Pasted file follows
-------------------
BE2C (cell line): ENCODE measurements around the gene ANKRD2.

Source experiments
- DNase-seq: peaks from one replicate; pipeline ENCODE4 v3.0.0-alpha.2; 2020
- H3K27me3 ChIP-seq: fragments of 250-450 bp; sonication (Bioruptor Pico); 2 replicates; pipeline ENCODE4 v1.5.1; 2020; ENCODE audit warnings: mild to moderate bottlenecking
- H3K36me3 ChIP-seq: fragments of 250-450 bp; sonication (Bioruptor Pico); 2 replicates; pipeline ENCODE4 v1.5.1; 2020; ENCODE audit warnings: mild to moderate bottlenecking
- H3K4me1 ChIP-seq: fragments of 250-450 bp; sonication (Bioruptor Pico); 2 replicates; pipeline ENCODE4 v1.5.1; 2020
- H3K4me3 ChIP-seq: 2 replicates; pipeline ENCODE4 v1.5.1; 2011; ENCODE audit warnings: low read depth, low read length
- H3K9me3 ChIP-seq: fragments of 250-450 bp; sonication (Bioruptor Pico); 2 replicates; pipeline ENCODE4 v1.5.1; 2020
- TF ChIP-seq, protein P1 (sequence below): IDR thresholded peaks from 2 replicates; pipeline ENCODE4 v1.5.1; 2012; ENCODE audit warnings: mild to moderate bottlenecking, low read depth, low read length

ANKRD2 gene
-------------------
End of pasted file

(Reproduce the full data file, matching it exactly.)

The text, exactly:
BE2C (cell line): ENCODE measurements around the gene ANKRD2.

Source experiments
- DNase-seq: peaks from one replicate; pipeline ENCODE4 v3.0.0-alpha.2; 2020
- H3K27me3 ChIP-seq: fragments of 250-450 bp; sonication (Bioruptor Pico); 2 replicates; pipeline ENCODE4 v1.5.1; 2020; ENCODE audit warnings: mild to moderate bottlenecking
- H3K36me3 ChIP-seq: fragments of 250-450 bp; sonication (Bioruptor Pico); 2 replicates; pipeline ENCODE4 v1.5.1; 2020; ENCODE audit warnings: mild to moderate bottlenecking
- H3K4me1 ChIP-seq: fragments of 250-450 bp; sonication (Bioruptor Pico); 2 replicates; pipeline ENCODE4 v1.5.1; 2020
- H3K4me3 ChIP-seq: 2 replicates; pipeline ENCODE4 v1.5.1; 2011; ENCODE audit warnings: low read depth, low read length
- H3K9me3 ChIP-seq: fragments of 250-450 bp; sonication (Bioruptor Pico); 2 replicates; pipeline ENCODE4 v1.5.1; 2020
- TF ChIP-seq, protein P1 (sequence below): IDR thresholded peaks from 2 replicates; pipeline ENCODE4 v1.5.1; 2012; ENCODE audit warnings: mild to moderate bottlenecking, low read depth, low read length

ANKRD2 gene